Thanks for the good wishes. I had a nice Christmas, and I hope you have a great holiday season as well. Merry New Year to everyone.

  4. I’m glad you’re back posting awesome stories again, Ken. There’s something about your writing style that keeps me coming back again and again waiting for some of Ken’s cool adventures. I’ve been following your blog for years now and I will continue – keep up your fantastic work!
    Greetings from Germany,

    1. Thanks much, derhard.

      Sometimes I wonder if it’s not the height of the awesomeness bar that keeps me from writing more. Or if it’s just pure laziness and the desire to lay on the couch drinking beer. Yeah, that’s probably more likely. But either way, thanks for the encouragement. I really appreciate it.

      1. Dang, I hadn’t thought about the awesomeness bar as a barrier. But I suspect our definitions of awesomeness may be slightly different. I don’t think we readers are here for the high comic art and cultural insight, though you serve it. I think what keeps us coming back is the comfort food on the menu. Descriptions of daily stuff are very satisfying, so long as it’s in your voice, which is the awesome bit. Your genius is to make it feel like we’re listening to a friend. I would read your translation of the phone book if you hit the tone right.

  5. Once in a while in the sea of somewhat depressing internet, I remembered an author named Ken seeroi and decided to pay your blog a visit. It felt like an old bookstore that contains musty but truly enjoyable quirky short stories. As unhinged as the stories may sound, the way it was presented kinda make me feel nostalgic and anchored for some odd reason. Glad that’s the store is still open after all these years. Cheers!

  6. Another good one Ken!

    And honestly, after a decade here, the biggest surprise for me in this one is that you don’t eat meat. Really, how you get away with that in a land where a ‘vegetarian’ salad is likely to have bits of processed ham in it is beyond me.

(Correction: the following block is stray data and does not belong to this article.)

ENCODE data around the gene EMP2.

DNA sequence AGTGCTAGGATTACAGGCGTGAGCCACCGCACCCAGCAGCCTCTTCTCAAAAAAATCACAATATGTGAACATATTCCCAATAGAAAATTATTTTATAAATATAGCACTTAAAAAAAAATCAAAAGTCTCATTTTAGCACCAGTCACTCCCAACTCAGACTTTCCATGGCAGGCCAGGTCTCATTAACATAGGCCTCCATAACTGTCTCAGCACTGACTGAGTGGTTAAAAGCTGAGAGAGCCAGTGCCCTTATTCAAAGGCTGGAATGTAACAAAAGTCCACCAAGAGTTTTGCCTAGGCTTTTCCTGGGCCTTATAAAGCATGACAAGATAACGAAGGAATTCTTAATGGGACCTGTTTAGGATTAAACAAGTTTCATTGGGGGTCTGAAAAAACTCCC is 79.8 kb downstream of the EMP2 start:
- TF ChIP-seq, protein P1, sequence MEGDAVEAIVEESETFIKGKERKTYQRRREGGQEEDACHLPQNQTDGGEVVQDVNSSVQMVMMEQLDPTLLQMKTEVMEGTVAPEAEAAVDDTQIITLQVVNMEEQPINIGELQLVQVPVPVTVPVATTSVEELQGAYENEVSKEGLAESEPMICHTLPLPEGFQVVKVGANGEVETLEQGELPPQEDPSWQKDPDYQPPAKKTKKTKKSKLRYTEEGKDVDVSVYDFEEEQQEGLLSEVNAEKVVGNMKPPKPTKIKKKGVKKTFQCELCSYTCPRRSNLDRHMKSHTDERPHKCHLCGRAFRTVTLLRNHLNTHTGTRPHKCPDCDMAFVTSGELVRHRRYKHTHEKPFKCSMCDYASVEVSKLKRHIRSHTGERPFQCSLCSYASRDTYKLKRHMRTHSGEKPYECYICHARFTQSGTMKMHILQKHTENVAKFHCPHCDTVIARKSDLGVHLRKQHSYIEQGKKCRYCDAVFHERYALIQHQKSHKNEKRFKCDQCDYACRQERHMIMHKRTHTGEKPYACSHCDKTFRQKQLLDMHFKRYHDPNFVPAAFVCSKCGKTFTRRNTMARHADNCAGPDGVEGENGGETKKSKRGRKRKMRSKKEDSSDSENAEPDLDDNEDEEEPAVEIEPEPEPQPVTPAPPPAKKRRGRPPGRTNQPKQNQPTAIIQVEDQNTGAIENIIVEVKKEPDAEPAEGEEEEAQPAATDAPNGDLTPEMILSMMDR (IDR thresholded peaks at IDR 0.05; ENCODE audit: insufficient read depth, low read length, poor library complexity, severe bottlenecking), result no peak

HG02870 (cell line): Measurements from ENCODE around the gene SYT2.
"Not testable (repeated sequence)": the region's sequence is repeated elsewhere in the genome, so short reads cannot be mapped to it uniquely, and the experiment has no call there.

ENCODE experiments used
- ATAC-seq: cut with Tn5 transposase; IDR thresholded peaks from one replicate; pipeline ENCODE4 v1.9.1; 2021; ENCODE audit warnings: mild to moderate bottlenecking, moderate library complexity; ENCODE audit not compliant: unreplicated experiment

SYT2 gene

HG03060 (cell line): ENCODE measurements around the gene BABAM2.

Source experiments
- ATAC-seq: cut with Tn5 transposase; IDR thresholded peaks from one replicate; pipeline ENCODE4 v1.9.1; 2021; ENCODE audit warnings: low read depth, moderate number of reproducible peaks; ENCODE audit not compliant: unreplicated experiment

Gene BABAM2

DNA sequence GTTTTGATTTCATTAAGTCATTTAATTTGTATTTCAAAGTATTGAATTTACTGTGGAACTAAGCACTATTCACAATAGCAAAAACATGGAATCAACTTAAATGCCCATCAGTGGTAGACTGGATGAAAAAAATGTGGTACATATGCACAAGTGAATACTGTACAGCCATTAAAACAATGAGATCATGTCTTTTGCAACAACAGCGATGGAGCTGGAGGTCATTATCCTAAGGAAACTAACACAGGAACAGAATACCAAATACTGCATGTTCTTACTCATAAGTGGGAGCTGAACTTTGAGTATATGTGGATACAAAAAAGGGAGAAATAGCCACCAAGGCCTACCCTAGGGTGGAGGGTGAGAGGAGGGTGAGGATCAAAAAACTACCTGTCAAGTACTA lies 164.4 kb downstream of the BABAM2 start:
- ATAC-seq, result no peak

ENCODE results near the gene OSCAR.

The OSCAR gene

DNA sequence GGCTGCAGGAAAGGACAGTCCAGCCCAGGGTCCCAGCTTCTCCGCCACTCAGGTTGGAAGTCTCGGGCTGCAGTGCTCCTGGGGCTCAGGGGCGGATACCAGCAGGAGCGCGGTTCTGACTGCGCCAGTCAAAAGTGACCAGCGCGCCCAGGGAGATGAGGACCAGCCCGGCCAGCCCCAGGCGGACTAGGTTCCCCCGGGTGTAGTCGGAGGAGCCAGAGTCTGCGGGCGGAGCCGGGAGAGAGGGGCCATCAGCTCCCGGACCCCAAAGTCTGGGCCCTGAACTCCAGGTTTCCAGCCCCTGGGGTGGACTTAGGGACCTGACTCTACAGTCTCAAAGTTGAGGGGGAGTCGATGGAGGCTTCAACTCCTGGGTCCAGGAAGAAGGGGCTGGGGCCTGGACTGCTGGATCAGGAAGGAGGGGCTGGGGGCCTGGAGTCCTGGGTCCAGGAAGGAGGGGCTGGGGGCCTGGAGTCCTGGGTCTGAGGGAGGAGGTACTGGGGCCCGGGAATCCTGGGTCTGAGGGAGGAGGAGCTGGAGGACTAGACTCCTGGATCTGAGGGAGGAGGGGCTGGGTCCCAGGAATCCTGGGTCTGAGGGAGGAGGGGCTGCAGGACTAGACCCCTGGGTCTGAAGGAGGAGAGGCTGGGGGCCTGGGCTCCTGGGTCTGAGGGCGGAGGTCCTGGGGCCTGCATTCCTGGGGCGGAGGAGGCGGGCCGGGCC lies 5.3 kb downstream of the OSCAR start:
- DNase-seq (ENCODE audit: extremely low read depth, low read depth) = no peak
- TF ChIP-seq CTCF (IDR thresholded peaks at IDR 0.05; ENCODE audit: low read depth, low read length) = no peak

Hope your New Years is a good one!

    1. Thanks for the props.

      Yeah, Japan’s a pretty meat-centric country. When I first got here, I really fretted over those tiny bits of ham in my salad and the ground-up chicken in the odd tofu burger. Since then, I’ve been forced to relax my rules, due to the virtual impossibility of avoiding all meat. Now if there’s a bit of pork in my gyoza or a wee bit of, well, pork again, in my miso soup, I try not to worry about it. Folks here sure do love their pig products.

      All together, in a year I figure I probably eat about one McDonald’s hamburger-worth of random animals. It’s not ideal, but it’s all I can do to get along in this meaty country.

      Happy New Year’s to everyone!

        1. I don’t believe many folks in Japan would make the connection between Buddhist and not eating meat. I dunno, maybe if you were a monk or something. Anyway, it seems an obscure way to communicate, considering that the word for “vegetarian” in Japanese is literally “vegetarian.”

          1. Looking like one of those days people don’t do much except waiting for New Year vibes to pass? Probably time to work on an another piece. If so then should make it a long lasting one. Oh and what’s the difference between a Buddhist and a Vegetarian? That the V wants to live. And between a Buddhist and Paleo dude? Probably the same as Bud vs Pale Ale, or buddy vs pal. Here is what’s really good about Japan: they really don’t care. But they appear stressed. So that’s the big secret to happiness for Japanese: do nothing and look tired.

  7. I am reading your post, but unlike everyone else that has posted so far I reading your post from the future. Yes, if you haven’t already guessed (and you have of course) I am writing from sometime way too early in 2023. Ken thank you for another humorous post! I look forward to reading more of your posts in the future. Happy New Year!

    1. Happy New Year to one and all!

      Yeah, it’s great living in the future. Now where’s my self-driving car and robot butler?

      1. The future I am living in is more one lines of something Orson Welles might have imagined plus maybe a little bit of mad max and the matrix mixed in for good measure. By the way Happy Chinese New Years!